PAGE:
Firefox/Features/Web Payments/Tokenization

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Tokenization technologies enable the browser to obtain a payment token from a token service provider (TSP), such as a credit card network or issuer, and thus avoid sending the user's credit card information (esp. the Primary Account Number or PAN) to the merchant. This not only improves security and privacy for the user, but also reduces risk for the merchant and other parties.

Although many existing payment technologies (e.g., the major credit card brands, ApplePay, etc.) support tokenization, no browser-friendly open standard is yet available. That will change as the W3C makes progress on its Tokenized Card Payment Method. This wiki page summarizes our work on adding tokenization support to the Firefox web payments implementation.


Despite the fact that the Tokenized Card Payment Method is still lacking a number of important details, the general approach is clear from similar technologies (such as the EMV® Payment Tokenisation Specification and Apple Pay):

  • These will be "network tokens" (not virtual card numbers) obtained from a credit card network such as Visa, MasterCard, or Amex.
  • OPEN ISSUE: We might need to call separate (but similar) APIs at each card network, obtain API keys for each of those endpoints, etc. Research is underway to determine if we can use a payment gateway and thus call only a single API.
  • As far as we know so far (more details soon), these APIs involve a few methods:
 * A one-step request-response interaction to obtain a long-lived token based on a PAN, which is encrypted using public-key cryptography before sending to the TSP.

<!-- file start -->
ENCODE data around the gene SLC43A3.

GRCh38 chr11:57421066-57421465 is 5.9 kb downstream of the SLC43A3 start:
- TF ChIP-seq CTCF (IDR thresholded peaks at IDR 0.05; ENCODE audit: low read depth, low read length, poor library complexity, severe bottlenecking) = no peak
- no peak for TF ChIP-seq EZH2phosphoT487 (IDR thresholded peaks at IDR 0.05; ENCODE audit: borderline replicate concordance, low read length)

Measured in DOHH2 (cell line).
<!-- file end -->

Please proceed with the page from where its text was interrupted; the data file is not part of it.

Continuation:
* This token will need to be securely persisted to long-term storage.
 * Another one-step request-response interaction to obtain a payment token for a given transaction, to which one input is the long-lived token.
  • After obtaining the transaction-specific payment token, the browser would be able to support the `tokenized-card` method specified in the W3C specification. The workflow appears to be:
 * As part of the payment request, the browser would receive the URL of the TSP associated with the merchant website.
 * The browser would contact the TSP to obtain the payment details for sending to the merchant, including the last four digits of the actual PAN (or a masked card number) along with the expiry month and year of the actual card, as well as the card network of the original PAN.

As a point of comparison regarding privacy and security, it's worthwhile to read the Apple Pay section of the iOS Security Guide.

Scope of Work

In this section we will define a high-level scope of work for the tokenization effort. If the Approach section above does not contain sufficient information to complete the scoping, please add to the Open Issues section below.

Open Issues

  1. Can we use a payment gateway and thus call only a single API?


As of April 2018, the W3C Tokenized Card Payment Method is still an unofficial proposal and has not yet been published as a "First Public Working Draft" of the Web Payments WG, let alone as a Candidate Recommendation. The scope of work in the previous section is intended to function as early-stage input to W3C standardization.

Other tokenization technologies would be available more quickly (e.g., obtain tokens from existing token service providers and auto-detect support for such methods if offered by the merchant website); however, they are currently out of scope for this document.